Disruptions to supplies and increasing demand were the two big energy stories of 2011, according to the 2012 BP Statistical Review of World Energy.

In the 61st edition of the review, the ‘Arab Spring’ was highlighted as having a definite effect on oil and gas supplies while the Fukushima accident in Japan impacted nuclear and other energy sources around the world. These shocks pushed energy prices higher globally, with oil prices reaching a record average of more than $100 per barrel (bbl) for the first time in history, according to the report.

“As we seek to manage short-term disruptions and meet long-term demand, we should remember that open markets can be a powerful ally,” said Bob Dudley , BP Group chief executive, at the launch of the review in mid-June.

Markets “provided the flexibility that was crucial to the world's ability to cope with last year's disruptions. And over time, markets lead to the chain reaction of competition, innovation and growth which creates the secure and affordable energy supplies which governments and consumers are looking for.

“The good news today is that we’re seeing a whole range of areas where this process of competition, innovation and growth is generating results. These include shale gas; deepwater oil and gas; heavy oil; and, potentially, advanced biofuels,” Dudley said.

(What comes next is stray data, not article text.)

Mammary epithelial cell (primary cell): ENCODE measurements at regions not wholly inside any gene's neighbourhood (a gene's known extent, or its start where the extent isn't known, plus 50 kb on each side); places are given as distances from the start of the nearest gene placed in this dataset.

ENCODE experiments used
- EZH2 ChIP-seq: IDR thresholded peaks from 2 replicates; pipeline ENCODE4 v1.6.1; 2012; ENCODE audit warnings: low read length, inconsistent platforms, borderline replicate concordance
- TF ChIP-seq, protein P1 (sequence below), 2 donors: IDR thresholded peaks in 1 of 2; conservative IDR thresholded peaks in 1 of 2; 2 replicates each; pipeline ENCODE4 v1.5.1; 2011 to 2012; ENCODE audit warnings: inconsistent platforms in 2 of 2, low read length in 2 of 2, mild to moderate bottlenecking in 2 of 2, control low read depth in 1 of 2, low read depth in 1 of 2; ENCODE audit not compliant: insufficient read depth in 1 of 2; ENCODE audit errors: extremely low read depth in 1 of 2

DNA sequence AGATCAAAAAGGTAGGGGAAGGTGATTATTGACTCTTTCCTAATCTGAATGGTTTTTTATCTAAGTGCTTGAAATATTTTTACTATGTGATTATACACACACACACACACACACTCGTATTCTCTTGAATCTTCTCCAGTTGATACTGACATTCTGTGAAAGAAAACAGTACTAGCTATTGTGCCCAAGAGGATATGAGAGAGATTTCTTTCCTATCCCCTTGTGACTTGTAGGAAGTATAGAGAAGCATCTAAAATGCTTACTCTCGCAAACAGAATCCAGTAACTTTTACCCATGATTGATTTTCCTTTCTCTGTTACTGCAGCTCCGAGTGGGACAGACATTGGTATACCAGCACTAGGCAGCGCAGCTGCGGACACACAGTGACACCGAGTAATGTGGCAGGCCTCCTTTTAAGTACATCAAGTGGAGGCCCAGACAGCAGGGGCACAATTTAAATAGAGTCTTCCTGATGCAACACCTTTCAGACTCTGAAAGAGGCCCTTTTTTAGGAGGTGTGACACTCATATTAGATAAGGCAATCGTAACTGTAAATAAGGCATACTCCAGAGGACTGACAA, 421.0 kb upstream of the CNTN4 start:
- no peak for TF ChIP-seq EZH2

He went on to highlight the United States, where the shale gas boom has pushed natural gas prices down significantly. Despite the price drop, shale liquids helped the U.S. have the largest increase in oil production outside OPEC for the third year in a row, he noted.

The U.S. experience “shows how an open and competitive environment drives technological innovation and unlocks resources. I think the message for policy makers is to follow this model and to encourage competition wherever possible…This process also acts to support energy security by enabling countries to develop their domestic resources and by underpinning a dynamic global market.”

Christof Rühl , BP’s chief economist, pointed to some of the factors that affected the 2012 review results.

In 2011 there was “political unrest and violence that caused outages in oil and gas production in parts of the Arab world; the shut-down of Fukushima and earthquake-related reductions in Japanese coal-fired power generation, plus the subsequent closure of additional reactors in Japan and Europe; the first annual average oil price above $100; the first release of strategic petroleum reserves since 2005; the